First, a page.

March 28, 2014
Her Facebook Photos Turn Up In Prostitution Ads, Woman Shocked To Discover

It's 10 o'clock. Do you know where your Facebook photos are?

Well, actually, unlike the once-ubiquitous public service announcement scaring parents about the fate of their children, you could ask that question about your Facebook photos any time — because someone might have kidnapped them and forced them into prostitution.

That's no joke. One Tennessee woman, 21-year-old Dallas Miller says that her Facebook photos fell victim to exactly that fate. And now she's embarrassed and doesn't know what to do because no matter what she does, the photos won't disappear from the internet.

Dallas Miller, of White Creek, says that she found about what was going on with her Facebook shots only when a friend called her and rather awkwardly told her to look at site, an online classified ad site. In addition to the usual subjects of classified ads, the site also carries ads from prostitutes — or apparent prostitutes — pitching their services, usually with an attractive photograph attached to make their product as appealing as possible.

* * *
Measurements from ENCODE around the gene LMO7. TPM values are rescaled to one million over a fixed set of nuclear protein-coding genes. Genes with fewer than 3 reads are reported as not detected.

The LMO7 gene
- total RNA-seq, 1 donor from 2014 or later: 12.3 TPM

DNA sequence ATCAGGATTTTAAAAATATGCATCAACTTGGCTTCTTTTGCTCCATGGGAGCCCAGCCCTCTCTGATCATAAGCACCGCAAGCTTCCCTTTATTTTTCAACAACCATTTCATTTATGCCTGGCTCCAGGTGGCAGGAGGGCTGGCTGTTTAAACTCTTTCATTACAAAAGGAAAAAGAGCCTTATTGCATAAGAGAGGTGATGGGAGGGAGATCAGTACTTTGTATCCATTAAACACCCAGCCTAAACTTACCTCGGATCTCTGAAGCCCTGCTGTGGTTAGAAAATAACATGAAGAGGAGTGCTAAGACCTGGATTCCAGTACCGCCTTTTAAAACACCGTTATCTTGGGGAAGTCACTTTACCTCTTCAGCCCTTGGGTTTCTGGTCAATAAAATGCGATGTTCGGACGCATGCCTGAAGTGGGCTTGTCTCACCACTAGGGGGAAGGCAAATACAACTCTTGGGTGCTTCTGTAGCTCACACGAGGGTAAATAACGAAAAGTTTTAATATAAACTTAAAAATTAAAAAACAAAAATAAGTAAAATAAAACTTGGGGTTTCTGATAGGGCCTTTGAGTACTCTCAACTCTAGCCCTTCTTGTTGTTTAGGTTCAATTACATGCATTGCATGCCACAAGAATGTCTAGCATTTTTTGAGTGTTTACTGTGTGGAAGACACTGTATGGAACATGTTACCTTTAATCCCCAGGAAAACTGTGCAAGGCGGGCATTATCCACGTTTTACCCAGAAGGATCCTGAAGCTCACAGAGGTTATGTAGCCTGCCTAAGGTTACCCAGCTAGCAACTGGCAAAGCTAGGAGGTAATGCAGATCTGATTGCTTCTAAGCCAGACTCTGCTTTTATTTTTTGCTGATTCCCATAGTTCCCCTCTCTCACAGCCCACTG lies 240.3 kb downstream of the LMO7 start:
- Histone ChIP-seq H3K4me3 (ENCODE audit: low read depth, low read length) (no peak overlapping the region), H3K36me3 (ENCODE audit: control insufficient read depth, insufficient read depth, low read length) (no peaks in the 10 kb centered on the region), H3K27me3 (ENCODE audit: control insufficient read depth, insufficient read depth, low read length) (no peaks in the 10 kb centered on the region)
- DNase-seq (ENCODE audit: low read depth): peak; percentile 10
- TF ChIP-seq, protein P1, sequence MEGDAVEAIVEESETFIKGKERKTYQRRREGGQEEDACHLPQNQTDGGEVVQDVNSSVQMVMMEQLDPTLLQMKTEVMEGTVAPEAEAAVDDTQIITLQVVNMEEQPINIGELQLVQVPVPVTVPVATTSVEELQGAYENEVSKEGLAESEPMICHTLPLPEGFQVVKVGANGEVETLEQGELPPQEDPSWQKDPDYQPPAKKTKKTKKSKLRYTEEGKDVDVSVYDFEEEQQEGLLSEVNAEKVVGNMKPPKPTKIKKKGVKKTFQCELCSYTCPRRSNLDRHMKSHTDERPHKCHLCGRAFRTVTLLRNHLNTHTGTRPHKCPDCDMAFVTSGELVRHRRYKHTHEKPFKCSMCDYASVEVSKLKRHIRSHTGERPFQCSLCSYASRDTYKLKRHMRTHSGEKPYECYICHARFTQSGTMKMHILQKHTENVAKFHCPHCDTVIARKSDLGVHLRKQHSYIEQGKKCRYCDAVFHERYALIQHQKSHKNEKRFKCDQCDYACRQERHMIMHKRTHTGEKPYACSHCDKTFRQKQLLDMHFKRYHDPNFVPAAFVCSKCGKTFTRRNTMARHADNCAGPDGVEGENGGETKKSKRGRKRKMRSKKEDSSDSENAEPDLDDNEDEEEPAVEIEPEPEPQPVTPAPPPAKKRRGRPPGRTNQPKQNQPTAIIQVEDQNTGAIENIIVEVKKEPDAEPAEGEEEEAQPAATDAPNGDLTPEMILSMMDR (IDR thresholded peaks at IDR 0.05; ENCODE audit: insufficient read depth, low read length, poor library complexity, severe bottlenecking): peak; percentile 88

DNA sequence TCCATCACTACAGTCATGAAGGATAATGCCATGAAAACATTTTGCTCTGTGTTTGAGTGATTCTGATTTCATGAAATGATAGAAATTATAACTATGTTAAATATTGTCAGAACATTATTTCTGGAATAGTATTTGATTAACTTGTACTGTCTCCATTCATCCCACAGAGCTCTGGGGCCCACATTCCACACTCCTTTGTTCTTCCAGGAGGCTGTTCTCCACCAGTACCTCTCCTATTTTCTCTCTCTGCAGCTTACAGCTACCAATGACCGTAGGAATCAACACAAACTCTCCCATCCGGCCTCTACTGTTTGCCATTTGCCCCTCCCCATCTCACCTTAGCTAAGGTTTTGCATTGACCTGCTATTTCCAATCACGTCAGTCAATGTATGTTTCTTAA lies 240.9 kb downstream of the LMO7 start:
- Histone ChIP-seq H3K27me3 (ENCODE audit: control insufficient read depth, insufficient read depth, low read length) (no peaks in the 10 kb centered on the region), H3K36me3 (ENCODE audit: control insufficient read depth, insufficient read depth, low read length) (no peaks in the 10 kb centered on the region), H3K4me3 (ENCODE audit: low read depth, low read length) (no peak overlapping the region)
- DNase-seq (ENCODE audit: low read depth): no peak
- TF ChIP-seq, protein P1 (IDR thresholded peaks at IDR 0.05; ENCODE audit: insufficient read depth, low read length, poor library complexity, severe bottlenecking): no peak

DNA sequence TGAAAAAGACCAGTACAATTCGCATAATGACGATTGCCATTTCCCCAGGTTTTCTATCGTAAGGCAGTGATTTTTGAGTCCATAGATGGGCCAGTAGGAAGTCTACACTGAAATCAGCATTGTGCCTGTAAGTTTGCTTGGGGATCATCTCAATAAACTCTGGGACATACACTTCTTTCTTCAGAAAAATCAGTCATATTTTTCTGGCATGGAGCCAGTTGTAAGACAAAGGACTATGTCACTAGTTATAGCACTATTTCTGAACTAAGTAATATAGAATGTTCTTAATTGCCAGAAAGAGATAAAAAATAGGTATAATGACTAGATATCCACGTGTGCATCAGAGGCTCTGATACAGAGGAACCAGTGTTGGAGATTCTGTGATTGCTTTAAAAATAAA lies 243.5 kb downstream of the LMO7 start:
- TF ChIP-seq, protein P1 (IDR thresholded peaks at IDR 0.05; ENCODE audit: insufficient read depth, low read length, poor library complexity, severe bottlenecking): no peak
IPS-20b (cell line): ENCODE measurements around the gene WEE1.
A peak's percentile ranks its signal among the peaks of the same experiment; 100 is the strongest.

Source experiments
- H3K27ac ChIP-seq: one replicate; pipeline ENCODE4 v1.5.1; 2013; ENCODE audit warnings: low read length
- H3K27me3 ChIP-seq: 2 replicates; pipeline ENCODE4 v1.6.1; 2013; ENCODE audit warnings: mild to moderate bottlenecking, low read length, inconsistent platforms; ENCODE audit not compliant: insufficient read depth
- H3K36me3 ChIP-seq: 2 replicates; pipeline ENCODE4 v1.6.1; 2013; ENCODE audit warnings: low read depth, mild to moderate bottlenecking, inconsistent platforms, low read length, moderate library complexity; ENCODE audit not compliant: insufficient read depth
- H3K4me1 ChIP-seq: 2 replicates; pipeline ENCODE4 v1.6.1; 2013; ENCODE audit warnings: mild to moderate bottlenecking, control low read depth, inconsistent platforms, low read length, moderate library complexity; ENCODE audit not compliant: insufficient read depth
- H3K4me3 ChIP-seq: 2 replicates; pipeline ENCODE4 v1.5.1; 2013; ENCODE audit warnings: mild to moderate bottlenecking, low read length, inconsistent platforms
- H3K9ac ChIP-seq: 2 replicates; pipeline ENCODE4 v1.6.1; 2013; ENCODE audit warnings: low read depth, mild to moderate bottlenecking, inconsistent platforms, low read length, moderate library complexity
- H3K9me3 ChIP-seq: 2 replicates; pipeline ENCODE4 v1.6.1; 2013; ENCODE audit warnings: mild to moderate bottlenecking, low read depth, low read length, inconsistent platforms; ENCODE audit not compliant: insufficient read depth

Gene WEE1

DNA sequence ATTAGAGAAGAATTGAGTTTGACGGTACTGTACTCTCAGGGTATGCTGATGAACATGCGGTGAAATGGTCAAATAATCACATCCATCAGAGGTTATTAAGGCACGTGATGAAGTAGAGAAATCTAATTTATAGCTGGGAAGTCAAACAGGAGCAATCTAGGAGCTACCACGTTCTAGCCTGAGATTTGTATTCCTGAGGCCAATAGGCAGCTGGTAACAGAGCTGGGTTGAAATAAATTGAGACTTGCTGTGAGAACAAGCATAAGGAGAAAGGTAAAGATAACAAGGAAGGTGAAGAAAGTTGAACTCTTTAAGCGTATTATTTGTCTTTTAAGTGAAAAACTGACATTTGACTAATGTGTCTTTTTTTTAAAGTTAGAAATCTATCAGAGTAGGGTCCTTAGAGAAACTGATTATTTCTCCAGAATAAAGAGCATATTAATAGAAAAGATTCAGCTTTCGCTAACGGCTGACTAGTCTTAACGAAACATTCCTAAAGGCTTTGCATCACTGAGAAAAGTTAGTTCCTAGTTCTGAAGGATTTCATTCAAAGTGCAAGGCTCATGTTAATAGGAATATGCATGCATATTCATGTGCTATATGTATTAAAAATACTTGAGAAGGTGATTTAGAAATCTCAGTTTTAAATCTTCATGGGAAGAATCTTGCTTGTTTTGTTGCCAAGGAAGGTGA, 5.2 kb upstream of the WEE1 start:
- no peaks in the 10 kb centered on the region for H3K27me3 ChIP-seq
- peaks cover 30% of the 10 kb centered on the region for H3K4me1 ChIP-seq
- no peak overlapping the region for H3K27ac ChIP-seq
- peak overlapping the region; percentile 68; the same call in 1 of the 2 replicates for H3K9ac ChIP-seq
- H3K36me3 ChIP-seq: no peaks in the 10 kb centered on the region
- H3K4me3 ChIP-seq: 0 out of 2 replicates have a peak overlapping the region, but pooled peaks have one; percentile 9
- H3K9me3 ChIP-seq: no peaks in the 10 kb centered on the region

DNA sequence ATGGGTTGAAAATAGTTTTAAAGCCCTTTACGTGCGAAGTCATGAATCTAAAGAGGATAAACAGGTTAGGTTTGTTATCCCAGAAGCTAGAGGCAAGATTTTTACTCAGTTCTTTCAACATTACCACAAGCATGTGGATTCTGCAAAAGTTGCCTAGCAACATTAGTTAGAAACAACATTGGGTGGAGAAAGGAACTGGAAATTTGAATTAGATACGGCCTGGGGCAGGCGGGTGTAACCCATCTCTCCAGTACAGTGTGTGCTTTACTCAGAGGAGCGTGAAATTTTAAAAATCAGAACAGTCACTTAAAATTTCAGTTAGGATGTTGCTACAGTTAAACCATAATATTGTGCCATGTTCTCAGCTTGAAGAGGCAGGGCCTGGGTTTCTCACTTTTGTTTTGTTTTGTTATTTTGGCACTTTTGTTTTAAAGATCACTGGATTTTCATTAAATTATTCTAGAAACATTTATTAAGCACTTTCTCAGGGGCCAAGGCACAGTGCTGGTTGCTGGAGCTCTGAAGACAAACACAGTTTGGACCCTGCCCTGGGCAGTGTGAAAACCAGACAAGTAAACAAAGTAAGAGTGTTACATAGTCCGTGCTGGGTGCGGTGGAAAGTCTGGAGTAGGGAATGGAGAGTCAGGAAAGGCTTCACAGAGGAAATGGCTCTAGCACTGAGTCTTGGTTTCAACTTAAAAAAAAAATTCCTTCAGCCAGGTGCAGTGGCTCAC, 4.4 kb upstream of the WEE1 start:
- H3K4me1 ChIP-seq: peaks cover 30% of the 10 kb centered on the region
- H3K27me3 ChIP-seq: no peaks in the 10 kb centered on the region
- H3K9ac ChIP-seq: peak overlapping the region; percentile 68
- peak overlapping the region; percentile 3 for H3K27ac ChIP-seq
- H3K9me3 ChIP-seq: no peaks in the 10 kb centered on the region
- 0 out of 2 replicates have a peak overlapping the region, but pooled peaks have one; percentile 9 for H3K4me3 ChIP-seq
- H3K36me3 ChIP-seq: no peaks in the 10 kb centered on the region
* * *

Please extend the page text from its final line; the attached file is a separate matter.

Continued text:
Miller checked it out and saw her own face, in a glam photo that had been taken as part of a benefit for abused children and posted to Facebook. But there it was, as part of an advertisement promising, "Best time of your life 100% guaranteed satisfaction," followed by a phone number. The advertisement concluded, "OUTCALL ONLY – 21."

Facebook photo in prostitution ad
Facebook photo of Dallas Miller, 21, wrongly used in online prostitution ad.

"It's been tough," Miller told a local TV station. "I definitely feel victimized. I was pulled out of a random pool of pictures. This could happen to anyone."

For the record, Dallas Miller is not a prostitute. Needless to say, the photos were used without her permission. Nonetheless, despite her non-prostitution, Miller says, "Even my price ranges were listed on there."

Police are checking into who might have misappropriated Dallas Miller's Facebook photos. But they say the prospects for solving the case are not good because internet fraudsters typically operate through anonymized and even encrypted accounts.

Miller says she was able to persuade Backpage to remove the prostitution ads with her Facebook photos. But the Facebook photos are still floating around the internet.

The best way to avoid having your own photos ending up in prostitution ads or anywhere else you don't want them to end up is to check your Facebook privacy settings and make sure your photos are not set to "public."